A Bug in the System: Why last night’s chicken made you sick

Wil S. Hylton, A Bug in the System: Why last night’s chicken made you sick. The New Yorker, 2 February 2015. “Late one night in September of 2013, Rick Schiller awoke in bed with his right leg throbbing. Schiller, who is in his fifties, lives in San Jose, California. He had been feeling ill all week, and, as he reached under the covers, he found his leg hot to the touch. He struggled to sit upright, then turned on a light and pulled back the sheet. “My leg was about twice the normal size, maybe even three times,” he told me. “And it was hard as a rock, and bright purple.”… At the hospital, five employees helped move Schiller from the car to a consulting room. When a doctor examined his leg, she warned him that it was so swollen there was a chance it might burst. She tried to remove fluid with a needle, but nothing came out. “So she goes in with a bigger needle—nothing comes out,” Schiller said. “Then she goes in with a huge needle, like the size of a pencil lead—nothing comes out.” When the doctor tugged on the plunger, the syringe filled with a chunky, meatlike substance. “And then she gasped,” Schiller said.”

That night, he drifted in and out of consciousness in his hospital room. His temperature rose to a hundred and three degrees and his right eye oozed fluid that crusted over his face. Schiller’s doctors found that he had contracted a form of the salmonella bacterium, known as Salmonella Heidelberg, which triggered a cascade of conditions, including an inflamed colon and an acute form of arthritis. The source of the infection was most likely something he had eaten, but Schiller had no idea what. He spent four days in intensive care before he could stand again and navigate the hallways. On the fifth day, he went home, but the right side of his body still felt weak, trembly, and sore, and he suffered from constant headaches. His doctors warned that he might never fully recover….

Each year, contaminated food sickens forty-eight million Americans, of whom a hundred and twenty-eight thousand are hospitalized, and three thousand die. Many of the deadliest pathogens, such as E. coli and listeria, are comparatively rare; many of the most widespread, such as norovirus, are mercifully mild. Salmonella is both common and potentially lethal. It infects more than a million Americans each year, sending nineteen thousand victims to the hospital, and killing more people than any other food-borne pathogen. A recent U.S.D.A. study found that twenty-four per cent of all cut-up chicken parts are contaminated by some form of salmonella. Another study, by Consumer Reports, found that more than a third of chicken breasts tainted with salmonella carried a drug-resistant strain….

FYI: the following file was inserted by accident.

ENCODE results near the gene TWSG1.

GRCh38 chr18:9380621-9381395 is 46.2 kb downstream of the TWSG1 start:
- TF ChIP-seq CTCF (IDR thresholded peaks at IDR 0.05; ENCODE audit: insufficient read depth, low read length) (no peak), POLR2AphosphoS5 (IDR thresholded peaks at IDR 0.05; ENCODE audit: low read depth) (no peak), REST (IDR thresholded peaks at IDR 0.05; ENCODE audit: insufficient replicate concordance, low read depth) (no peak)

Identifying the cause of an outbreak is much simpler than trying to stop one. Once officials have traced the contamination to a food producer, the responsibility to curb the problem falls to the U.S.D.A.’s Food Safety and Inspection Service, or F.S.I.S. In the summer of 2013, as the outbreak spread, F.S.I.S. officials shared the C.D.C.’s conclusion that Foster Farms meat was behind the outbreak, but they had no power to force a recall of the tainted chicken. Federal law permits a certain level of salmonella contamination in raw meat. But when federal limits are breached, and officials believe that a recall is necessary, their only option is to ask the producer to remove the product voluntarily. Even then, officials may only request a recall when they have proof that the meat is already making customers sick. As evidence, the F.S.I.S. typically must find a genetic match between the salmonella in a victim’s body and the salmonella in a package of meat that is still in the victim’s possession, with its label still attached. If the patient has already eaten the meat, discarded the package, or removed the label, the link becomes difficult to make, and officials can’t request a voluntary recall….

During the past twenty years, [Bill] Marler has become the most prominent and powerful food-safety attorney in the country…. His law firm, on the twenty-eighth floor of a Seattle office building, has filed hundreds of lawsuits against many of the largest food producers in the world. By his estimate, he has won more than six hundred million dollars in verdicts and settlements, of which his firm keeps about twenty per cent.

Given the struggles of his clients—victims of organ failure, sepsis, and paralysis—Marler says it can be tempting to dismiss him as a “bloodsucking ambulance chaser who exploits other people’s personal tragedies.” But many people who work in food safety believe that Marler is one of the few functioning pieces in a broken system. Food-borne illness, they point out, is pervasive but mostly preventable when simple precautions are taken in the production process. In Denmark, for instance, after a surge of salmonella cases in the nineteen-eighties, poultry workers were made to wash their hands and change clothing on entering the plant and to perform extensive microbiological testing. Sanctions—including recalls—are imposed as soon as a pathogen is found. As a result, salmonella contamination has fallen to less than two per cent. Similar results have been achieved in other European countries.